An interview with author Shona Kinsella on the launch day of her new book
Today, I am posting an interview with Shona Kinsella, fellow Unbound author, whose book, Ashael Rising launches today. Firstly, congratulations Shona, I know how hard you must’ve worked to get to this point. I hope you are basking in a celebratory glow of achievement – you deserve it!
Shona has invented a whole world in which to set her book, I was interested to find out more about the way she approaches her writing, so I sent her some questions. There are links at the bottom to connect with Shona and find out more about her book.
Tell me about your writing trajectory, is this your first book? And what lead to you writing it?
It’s kind of a funny story. I have always loved books, for as long as I can remember. When I was a kid, maybe 11 or 12, I outlined a series of books called the Unicorn Defenders and sent my outline to some publishers. I was surprised by how many responded – some with handwritten notes added to the form rejection. Anyway, life got in the way as it so often does, I got a bad mark on some writing I did in higher English which knocked my confidence and I stopped writing for years. Writing a book was still the first item on my bucket list though.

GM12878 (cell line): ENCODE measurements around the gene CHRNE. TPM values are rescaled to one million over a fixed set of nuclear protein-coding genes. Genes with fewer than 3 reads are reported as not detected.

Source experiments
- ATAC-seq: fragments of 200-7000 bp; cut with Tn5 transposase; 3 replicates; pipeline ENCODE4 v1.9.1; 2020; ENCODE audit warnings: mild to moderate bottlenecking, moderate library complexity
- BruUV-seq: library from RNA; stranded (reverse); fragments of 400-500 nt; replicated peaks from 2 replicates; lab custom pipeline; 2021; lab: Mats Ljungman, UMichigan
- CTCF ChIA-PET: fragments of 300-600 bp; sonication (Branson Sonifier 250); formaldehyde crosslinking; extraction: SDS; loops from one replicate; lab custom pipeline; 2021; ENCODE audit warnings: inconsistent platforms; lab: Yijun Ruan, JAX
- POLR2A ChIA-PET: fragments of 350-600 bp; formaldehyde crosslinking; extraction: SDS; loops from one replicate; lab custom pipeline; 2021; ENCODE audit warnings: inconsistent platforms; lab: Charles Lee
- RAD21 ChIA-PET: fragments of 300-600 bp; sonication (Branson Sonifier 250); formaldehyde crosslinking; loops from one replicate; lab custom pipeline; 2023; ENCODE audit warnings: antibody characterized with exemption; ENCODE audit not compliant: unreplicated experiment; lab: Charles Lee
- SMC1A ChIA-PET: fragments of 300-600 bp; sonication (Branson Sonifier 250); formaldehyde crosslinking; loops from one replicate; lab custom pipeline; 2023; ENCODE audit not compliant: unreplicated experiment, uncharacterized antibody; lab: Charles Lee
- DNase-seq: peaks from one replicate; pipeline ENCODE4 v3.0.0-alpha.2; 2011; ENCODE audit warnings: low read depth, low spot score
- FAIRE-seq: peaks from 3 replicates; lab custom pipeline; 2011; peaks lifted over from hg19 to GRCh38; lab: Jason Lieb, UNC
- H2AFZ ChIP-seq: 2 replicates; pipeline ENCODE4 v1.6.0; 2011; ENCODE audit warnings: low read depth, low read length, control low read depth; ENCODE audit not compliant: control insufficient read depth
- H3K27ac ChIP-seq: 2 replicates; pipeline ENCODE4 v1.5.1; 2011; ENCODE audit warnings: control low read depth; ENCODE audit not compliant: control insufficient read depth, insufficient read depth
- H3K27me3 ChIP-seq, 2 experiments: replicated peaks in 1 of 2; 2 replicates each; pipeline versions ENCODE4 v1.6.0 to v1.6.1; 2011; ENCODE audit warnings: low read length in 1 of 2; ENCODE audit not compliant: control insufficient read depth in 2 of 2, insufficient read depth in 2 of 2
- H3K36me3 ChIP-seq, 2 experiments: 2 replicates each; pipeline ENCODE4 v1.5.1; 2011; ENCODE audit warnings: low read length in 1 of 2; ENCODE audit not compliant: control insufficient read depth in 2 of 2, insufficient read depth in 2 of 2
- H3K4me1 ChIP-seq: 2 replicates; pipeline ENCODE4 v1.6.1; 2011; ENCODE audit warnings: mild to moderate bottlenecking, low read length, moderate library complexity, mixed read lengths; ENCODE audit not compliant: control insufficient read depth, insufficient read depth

Fast forward to 2014. After the birth of my second child I took a career break to look after my children. I was joking with my husband about what I was going to do with all this free time I would have and he suggested that I could write a book. Well it was a throwaway comment but I couldn’t get it out of my head so I decided to give it a go. I sat down at my computer one day with nothing but an image from a dream that had stuck in my mind and from that came Ashael Rising.